Some may argue that dying languages are a natural part of life that should be accepted. Take Dave Sinai for example, who argues in, Some Languages Die–Get Over It, that endangered languages “die out because people abandon them in favor of ones that serve their needs better” (Sinai). But in this case, Indigenous languages were not willingly abandoned, and their death was not a natural one; it was murder, calculated murder committed by the government through a series of oppressive legislations. Therefore, we can’t sweep those actions under the rug and simply accept the death of Indigenous languages.

Alexandre Chemla from the Our Languages blog also argues this could lead to the beneficial globalization of English, which can facilitate communication for international trade (Chemla). But is the value of language measured purely by how useful it can be in business? Languages are more than just words and economic efficiency. They are focal points of cultural identity, not products to be replaced. To lose a language would be to lose a fundamental part of a complex society with centuries of cultivation and preservation. Not all hope is lost, though. Many changes could be made, on a federal and personal level, to preserve Indigenous languages. As the government was largely responsible for the erasure of the languages in the first place, the government could allocate more funds to Indigenous language projects. Those funds could be put towards using technology to make remote learning accessible, not only to people wanting to learn an Indigenous language online, but also to Indigenous students wanting to complete their education from home. This would reduce the pressure to move to English-speaking communities for school and abandon their native culture.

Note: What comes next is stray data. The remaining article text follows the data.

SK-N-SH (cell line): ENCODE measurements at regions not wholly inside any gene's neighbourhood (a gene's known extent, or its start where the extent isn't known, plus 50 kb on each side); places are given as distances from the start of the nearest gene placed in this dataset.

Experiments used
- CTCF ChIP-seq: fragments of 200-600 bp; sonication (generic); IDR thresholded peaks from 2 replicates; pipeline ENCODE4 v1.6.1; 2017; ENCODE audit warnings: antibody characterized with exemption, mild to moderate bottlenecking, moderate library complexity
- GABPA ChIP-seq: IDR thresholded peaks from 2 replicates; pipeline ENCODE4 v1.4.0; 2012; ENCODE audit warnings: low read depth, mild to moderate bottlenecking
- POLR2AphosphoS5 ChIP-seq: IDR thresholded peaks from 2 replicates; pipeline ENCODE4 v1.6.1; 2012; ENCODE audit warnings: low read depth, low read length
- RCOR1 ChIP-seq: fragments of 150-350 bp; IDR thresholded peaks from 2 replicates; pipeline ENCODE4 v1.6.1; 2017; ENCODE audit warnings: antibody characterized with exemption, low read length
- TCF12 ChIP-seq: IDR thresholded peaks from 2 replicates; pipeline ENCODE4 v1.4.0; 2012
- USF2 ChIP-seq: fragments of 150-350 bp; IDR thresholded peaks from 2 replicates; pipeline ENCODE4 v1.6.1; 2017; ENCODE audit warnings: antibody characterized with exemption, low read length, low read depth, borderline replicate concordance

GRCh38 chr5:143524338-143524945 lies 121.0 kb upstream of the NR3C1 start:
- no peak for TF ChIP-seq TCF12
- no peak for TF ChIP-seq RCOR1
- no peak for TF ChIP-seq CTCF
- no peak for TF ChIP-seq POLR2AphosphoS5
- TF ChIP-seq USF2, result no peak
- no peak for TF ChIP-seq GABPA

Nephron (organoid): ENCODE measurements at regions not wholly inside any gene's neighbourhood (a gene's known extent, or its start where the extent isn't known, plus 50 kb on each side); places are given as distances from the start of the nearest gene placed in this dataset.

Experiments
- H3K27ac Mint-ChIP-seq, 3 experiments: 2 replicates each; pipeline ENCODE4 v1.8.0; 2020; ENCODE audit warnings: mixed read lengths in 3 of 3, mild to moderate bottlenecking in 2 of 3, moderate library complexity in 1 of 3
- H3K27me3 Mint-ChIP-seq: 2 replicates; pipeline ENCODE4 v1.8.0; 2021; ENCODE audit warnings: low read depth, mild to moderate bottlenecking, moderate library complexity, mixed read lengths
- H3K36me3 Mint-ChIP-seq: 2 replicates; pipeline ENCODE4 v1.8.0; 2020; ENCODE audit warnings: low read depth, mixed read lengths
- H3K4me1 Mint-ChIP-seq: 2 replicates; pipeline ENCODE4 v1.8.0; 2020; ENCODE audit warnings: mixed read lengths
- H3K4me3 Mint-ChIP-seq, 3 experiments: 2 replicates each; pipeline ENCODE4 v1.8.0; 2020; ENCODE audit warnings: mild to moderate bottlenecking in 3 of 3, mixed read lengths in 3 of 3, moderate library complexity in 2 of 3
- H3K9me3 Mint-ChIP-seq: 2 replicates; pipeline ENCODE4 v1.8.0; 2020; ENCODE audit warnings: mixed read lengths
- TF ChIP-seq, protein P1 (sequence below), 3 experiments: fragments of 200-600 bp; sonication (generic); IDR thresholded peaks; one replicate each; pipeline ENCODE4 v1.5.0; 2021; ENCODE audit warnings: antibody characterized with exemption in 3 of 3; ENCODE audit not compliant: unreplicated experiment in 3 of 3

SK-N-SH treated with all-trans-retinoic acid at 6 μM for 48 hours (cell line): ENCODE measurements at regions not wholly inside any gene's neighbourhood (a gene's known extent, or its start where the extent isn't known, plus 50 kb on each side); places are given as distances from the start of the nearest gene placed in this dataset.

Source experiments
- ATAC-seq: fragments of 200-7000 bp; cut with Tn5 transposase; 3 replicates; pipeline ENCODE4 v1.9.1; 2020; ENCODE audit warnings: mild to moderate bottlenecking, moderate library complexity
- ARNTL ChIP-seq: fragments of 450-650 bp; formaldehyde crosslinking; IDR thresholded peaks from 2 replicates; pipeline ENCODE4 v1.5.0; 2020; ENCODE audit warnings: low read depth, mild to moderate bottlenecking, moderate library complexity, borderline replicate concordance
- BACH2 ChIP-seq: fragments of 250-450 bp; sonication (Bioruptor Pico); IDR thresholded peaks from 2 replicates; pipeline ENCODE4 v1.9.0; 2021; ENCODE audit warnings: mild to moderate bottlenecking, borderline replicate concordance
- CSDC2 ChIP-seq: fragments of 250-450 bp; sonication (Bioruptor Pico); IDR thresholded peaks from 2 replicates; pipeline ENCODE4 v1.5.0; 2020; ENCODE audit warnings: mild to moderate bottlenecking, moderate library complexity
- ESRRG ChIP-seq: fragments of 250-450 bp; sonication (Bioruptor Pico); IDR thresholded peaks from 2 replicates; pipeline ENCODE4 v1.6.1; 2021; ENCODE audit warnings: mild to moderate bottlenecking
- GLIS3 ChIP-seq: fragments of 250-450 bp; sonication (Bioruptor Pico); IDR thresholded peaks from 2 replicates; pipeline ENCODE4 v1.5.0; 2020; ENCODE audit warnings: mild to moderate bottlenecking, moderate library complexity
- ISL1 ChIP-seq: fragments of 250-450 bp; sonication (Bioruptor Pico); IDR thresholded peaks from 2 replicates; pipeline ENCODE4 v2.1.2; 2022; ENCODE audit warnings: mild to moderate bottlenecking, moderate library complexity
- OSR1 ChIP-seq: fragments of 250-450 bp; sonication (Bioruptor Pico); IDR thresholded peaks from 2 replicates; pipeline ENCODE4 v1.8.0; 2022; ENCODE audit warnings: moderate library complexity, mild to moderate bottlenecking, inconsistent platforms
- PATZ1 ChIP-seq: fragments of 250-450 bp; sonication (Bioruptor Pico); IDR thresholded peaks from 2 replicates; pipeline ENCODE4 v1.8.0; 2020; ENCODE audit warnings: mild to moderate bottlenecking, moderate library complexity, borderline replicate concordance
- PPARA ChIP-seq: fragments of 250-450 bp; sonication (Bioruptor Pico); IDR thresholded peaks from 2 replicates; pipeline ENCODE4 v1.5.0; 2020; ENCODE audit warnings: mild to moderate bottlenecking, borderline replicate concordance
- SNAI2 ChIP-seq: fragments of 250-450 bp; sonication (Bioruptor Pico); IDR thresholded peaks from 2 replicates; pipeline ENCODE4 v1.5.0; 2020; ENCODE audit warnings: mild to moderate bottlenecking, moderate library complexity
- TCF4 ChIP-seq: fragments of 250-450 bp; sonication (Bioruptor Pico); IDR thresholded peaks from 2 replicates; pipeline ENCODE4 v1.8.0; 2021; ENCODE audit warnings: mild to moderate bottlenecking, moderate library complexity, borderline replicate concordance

Money could also be put towards introducing local Indigenous language curricula in non-Indigenous schools. As for what we can do, we can start by promoting Indigenous language projects on social media. The power of technology enables us to spread information like wildfire with a simple click.

We can utilize this to spread awareness about endangered languages and call for more action. You could also donate to Indigenous language projects, like The Language Conservancy. However, the revitalization of Indigenous languages must receive attention from individuals and the government if we want to step off this path towards language extinction.